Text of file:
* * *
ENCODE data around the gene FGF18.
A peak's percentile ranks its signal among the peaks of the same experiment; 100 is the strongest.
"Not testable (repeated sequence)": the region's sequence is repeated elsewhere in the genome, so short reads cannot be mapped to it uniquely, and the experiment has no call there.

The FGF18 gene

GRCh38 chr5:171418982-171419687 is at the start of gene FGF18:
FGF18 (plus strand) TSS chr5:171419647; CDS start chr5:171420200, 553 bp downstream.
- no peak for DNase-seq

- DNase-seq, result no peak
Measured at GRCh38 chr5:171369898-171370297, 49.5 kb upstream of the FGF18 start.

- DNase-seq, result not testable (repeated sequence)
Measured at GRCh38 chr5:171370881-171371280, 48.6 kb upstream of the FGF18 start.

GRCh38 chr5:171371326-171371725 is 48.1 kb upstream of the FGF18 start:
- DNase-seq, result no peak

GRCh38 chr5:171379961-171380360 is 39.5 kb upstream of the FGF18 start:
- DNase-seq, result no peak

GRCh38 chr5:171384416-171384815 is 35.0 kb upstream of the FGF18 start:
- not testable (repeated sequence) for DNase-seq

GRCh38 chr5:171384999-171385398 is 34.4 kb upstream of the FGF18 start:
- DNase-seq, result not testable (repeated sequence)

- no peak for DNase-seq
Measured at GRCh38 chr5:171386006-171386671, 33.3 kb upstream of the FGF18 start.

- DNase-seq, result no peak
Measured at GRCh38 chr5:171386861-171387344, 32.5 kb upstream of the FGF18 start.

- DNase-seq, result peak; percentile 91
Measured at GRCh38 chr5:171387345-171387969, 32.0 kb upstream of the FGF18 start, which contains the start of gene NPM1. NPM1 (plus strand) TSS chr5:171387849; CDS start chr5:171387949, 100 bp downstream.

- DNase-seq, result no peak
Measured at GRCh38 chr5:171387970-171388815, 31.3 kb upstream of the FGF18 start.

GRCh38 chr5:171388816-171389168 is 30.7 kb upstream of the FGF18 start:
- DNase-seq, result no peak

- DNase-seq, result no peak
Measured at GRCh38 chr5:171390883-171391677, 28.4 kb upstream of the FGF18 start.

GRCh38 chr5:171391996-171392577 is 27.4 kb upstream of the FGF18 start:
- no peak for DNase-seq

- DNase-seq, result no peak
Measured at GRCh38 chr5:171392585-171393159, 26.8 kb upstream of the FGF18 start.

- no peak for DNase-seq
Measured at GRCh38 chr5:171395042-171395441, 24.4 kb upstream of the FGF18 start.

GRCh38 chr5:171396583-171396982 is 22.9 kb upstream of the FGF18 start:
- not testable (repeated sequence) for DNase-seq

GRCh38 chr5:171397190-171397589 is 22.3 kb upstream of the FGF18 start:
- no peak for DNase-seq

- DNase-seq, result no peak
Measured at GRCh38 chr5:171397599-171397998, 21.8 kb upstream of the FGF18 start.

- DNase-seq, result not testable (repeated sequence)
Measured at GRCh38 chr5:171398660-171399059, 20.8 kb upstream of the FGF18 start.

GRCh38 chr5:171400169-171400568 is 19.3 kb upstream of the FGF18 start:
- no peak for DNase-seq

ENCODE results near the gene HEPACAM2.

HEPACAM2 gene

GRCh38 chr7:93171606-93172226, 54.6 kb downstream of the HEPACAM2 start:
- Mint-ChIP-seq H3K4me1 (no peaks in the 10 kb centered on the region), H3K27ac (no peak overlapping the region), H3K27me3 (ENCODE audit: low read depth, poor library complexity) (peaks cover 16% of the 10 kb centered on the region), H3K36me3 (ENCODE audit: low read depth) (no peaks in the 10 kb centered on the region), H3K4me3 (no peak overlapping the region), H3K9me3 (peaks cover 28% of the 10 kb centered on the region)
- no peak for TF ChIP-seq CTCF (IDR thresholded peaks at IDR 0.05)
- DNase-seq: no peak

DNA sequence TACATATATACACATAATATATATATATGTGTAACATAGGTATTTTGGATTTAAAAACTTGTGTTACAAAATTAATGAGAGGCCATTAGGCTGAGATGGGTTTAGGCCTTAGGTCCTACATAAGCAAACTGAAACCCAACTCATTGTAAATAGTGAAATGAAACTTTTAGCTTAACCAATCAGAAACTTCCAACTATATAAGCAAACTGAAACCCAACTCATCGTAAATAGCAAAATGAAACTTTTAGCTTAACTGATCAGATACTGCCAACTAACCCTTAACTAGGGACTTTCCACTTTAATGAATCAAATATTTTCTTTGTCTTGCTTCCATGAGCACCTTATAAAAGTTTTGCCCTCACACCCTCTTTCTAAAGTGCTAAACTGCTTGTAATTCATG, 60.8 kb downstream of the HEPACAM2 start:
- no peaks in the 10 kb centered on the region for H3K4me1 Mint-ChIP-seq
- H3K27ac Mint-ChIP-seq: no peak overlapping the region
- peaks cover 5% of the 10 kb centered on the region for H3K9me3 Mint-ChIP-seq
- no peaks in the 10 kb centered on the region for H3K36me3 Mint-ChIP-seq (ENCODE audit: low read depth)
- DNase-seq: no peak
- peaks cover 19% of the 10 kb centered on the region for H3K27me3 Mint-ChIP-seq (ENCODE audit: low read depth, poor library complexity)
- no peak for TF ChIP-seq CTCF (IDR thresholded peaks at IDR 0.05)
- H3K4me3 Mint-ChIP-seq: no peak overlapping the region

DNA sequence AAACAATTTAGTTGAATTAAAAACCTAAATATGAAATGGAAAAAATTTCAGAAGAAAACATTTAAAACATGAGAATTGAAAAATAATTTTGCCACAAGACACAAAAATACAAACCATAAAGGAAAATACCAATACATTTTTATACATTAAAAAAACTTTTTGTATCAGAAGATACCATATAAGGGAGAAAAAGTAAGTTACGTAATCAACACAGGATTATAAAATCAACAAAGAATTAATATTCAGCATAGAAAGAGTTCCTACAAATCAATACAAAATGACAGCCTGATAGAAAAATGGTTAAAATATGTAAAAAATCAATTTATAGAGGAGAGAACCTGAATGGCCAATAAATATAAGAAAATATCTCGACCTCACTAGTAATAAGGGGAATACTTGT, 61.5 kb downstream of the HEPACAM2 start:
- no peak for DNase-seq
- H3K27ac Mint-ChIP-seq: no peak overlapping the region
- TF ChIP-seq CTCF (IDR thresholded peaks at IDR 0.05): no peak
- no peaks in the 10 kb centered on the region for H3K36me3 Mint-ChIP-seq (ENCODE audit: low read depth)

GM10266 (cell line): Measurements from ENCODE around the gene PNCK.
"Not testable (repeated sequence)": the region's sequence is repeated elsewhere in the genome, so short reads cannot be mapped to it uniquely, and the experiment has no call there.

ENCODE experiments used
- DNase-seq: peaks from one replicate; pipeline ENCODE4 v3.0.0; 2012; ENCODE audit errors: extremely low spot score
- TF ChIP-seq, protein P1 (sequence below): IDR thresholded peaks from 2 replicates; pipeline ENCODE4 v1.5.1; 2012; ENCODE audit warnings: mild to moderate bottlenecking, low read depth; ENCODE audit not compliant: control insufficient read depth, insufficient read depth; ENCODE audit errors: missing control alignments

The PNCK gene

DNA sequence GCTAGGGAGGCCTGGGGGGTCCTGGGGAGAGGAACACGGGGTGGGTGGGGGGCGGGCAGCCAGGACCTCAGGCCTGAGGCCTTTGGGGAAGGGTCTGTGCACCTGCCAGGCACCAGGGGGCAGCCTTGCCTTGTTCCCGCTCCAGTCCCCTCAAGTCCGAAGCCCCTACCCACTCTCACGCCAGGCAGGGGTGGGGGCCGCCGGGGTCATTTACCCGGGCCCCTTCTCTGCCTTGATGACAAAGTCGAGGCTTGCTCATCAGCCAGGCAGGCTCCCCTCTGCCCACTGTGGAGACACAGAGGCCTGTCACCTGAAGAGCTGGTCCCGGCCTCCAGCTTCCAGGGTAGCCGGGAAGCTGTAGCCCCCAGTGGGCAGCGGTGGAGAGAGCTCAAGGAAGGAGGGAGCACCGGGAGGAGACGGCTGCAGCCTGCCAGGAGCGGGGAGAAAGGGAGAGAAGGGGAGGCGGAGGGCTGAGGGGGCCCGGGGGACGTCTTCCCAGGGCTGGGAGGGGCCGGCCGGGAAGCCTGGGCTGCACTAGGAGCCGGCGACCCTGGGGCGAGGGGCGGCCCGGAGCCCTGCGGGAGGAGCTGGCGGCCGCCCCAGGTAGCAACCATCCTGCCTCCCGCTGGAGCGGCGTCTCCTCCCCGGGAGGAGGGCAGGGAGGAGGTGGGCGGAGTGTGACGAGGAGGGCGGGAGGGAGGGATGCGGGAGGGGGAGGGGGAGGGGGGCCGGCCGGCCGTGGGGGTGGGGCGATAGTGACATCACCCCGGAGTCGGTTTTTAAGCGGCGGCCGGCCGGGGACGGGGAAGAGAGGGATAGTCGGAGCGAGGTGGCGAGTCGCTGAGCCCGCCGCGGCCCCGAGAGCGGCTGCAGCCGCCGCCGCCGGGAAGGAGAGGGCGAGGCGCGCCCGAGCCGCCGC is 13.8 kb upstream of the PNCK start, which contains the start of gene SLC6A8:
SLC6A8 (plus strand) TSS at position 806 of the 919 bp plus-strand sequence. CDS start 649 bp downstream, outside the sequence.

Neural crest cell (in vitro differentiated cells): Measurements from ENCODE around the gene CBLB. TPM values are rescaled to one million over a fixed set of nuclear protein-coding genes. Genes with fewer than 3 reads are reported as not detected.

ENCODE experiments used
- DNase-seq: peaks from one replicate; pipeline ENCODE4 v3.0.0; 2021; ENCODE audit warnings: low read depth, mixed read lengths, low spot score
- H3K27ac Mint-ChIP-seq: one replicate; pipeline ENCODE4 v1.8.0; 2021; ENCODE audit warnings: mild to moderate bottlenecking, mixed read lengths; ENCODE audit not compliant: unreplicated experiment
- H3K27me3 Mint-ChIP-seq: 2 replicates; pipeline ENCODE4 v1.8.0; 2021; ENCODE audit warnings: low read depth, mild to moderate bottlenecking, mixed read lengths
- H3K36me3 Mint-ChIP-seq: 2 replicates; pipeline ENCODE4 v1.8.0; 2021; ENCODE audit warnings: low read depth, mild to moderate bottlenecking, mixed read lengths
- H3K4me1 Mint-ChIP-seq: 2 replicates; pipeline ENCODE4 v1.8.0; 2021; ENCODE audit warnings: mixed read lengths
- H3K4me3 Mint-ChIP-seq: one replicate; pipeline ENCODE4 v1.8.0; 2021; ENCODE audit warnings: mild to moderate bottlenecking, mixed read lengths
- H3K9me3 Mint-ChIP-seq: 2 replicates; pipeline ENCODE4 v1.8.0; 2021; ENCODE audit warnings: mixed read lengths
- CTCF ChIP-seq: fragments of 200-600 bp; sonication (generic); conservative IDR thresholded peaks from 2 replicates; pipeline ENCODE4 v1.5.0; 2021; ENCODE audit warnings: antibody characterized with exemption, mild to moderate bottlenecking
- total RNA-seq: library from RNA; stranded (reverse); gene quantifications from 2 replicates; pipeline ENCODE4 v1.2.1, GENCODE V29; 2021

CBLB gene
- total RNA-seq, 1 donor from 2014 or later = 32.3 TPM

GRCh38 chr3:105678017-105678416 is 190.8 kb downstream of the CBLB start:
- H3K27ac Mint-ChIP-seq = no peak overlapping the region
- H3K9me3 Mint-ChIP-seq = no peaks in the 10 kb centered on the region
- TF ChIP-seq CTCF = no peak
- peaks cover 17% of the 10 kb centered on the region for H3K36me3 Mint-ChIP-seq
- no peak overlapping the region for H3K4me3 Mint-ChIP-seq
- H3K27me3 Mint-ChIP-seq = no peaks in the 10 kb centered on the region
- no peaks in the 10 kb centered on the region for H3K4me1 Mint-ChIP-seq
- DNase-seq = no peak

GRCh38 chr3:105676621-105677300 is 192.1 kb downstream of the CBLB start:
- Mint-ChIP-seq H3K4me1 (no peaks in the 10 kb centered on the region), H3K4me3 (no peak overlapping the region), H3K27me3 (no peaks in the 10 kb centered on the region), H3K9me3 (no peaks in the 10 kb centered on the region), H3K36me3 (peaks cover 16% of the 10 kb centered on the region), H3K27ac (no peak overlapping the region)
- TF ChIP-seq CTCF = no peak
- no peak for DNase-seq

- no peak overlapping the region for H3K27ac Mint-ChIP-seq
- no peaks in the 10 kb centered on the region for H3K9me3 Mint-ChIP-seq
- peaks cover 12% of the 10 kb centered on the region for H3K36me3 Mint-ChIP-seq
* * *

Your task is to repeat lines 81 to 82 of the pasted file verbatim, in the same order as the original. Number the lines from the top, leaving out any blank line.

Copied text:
- H3K36me3 Mint-ChIP-seq: 2 replicates; pipeline ENCODE4 v1.8.0; 2021; ENCODE audit warnings: low read depth, mild to moderate bottlenecking, mixed read lengths
- H3K4me1 Mint-ChIP-seq: 2 replicates; pipeline ENCODE4 v1.8.0; 2021; ENCODE audit warnings: mixed read lengths